Forum for Science, Industry and Business

Sponsored by:     3M 
Search our Site:

 

Gene discovery may shed light on kidney disease

02.08.2006
Second gene found for Alagille syndrome may have broader role

In a finding that may have broader implications for understanding kidney disorders, genetics researchers at The Children's Hospital of Philadelphia have identified a second gene that gives rise to Alagille syndrome, a genetic developmental disease that affects multiple organs. The Children's Hospital team previously discovered the first gene associated with this disease.

The researchers found that mutations in the NOTCH2 gene were linked to kidney abnormalities in patients and families. "While Alagille syndrome is relatively rare, organ diseases are not rare, and our findings suggest that genes on this biological pathway may have a broader role in kidney disorders," said study leader Nancy B. Spinner, Ph.D., a geneticist at The Children's Hospital of Philadelphia.

The study appears in the July issue of the American Journal of Human Genetics.

Dr. Spinner led the Children's Hospital team that identified mutations in the JAG1 gene as a cause of Alagille syndrome in 1997. Like the NOTCH2 gene analyzed in the current study, JAG1 is part of a signaling pathway that governs important processes in early human development.

Alagille syndrome, estimated to occur in one in 20,000 individuals, is a complex disorder, primarily affecting the liver, heart, eyes, face and skeleton. Some patients with Alagille syndrome have very mild symptoms or isolated problems, while others may have severe, life-threatening heart or liver defects.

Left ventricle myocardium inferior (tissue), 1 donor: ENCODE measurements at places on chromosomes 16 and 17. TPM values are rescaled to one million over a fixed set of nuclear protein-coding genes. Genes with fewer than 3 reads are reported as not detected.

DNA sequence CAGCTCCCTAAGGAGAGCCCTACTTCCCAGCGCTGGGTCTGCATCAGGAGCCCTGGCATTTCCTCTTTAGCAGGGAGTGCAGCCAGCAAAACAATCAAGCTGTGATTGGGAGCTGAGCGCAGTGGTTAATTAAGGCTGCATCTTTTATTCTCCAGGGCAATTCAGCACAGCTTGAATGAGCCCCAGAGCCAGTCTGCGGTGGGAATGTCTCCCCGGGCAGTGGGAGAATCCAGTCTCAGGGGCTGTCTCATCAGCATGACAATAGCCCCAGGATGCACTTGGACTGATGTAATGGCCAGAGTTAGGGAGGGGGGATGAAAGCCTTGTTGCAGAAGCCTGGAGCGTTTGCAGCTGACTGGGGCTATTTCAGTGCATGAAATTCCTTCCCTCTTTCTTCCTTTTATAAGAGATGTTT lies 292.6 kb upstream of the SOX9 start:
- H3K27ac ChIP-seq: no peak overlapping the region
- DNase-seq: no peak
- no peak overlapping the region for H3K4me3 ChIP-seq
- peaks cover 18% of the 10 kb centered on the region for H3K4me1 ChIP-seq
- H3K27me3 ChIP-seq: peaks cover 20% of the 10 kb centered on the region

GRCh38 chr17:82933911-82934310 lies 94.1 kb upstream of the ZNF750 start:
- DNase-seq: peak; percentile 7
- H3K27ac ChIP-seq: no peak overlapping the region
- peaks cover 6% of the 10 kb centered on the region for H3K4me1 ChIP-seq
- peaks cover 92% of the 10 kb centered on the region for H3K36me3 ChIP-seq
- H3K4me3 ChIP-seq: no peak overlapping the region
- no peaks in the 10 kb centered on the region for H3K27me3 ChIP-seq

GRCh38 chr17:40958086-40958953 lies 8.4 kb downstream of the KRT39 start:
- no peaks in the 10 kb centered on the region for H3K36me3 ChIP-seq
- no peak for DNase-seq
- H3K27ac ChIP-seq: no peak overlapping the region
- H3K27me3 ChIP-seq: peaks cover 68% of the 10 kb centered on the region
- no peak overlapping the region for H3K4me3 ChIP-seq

Both the JAG1 and the NOTCH2 genes participate in the Notch signaling pathway. JAG1 codes for the ligand Jagged1, a signaling protein that triggers receptors in the pathway. The NOTCH2 gene codes for Notch2, which is one of those receptors. The pathway as a whole is active during embryonic development, and transmits signals to cells to develop into specialized organs. Mutations in those genes are thought to disrupt normal development, by, for instance, causing the defective bile ducts found in the livers of many patients with Alagille syndrome.

"Ligands and receptors are like keys and locks," said Dr. Spinner. "If either one is defective, it may interfere with normal growth and development."

Dr. Spinner's team previously determined that 94 percent of patients diagnosed with Alagille syndrome had mutations in the JAG1 gene. In the current study, they analyzed 11 patients with Alagille syndrome who did not have the JAG1 mutation, and found that two of them had mutations in NOTCH2. Furthermore, the patients had three family members, all mildly affected, who also had the same mutation. All five individuals had kidney disease.

Because their study identified only two families with NOTCH2 mutations, said Dr. Spinner, it is not definitive in establishing that those mutations cause a distinct variety of Alagille syndrome. However, it is the first study to report that mutations in the NOTCH2 gene cause human disease. Dr. Spinner is planning further studies to better characterize the role of NOTCH2 mutations and the Notch signaling pathway in the wider population of patients with kidney disorders.

She also will investigate liver involvement in Alagille syndrome under the Rare Diseases Clinical Research Network, recently established by the National Institutes of Health. "Part of the rationale for this research network is that, collectively, relatively rare diseases added together constitute a significant portion of the population," said David A. Piccoli, M.D., chief of Gastroenterology and Nutrition at Children's Hospital and a co-author of the study. "Another rationale is that studying relatively rare diseases may offer insights into more common diseases and into health in general."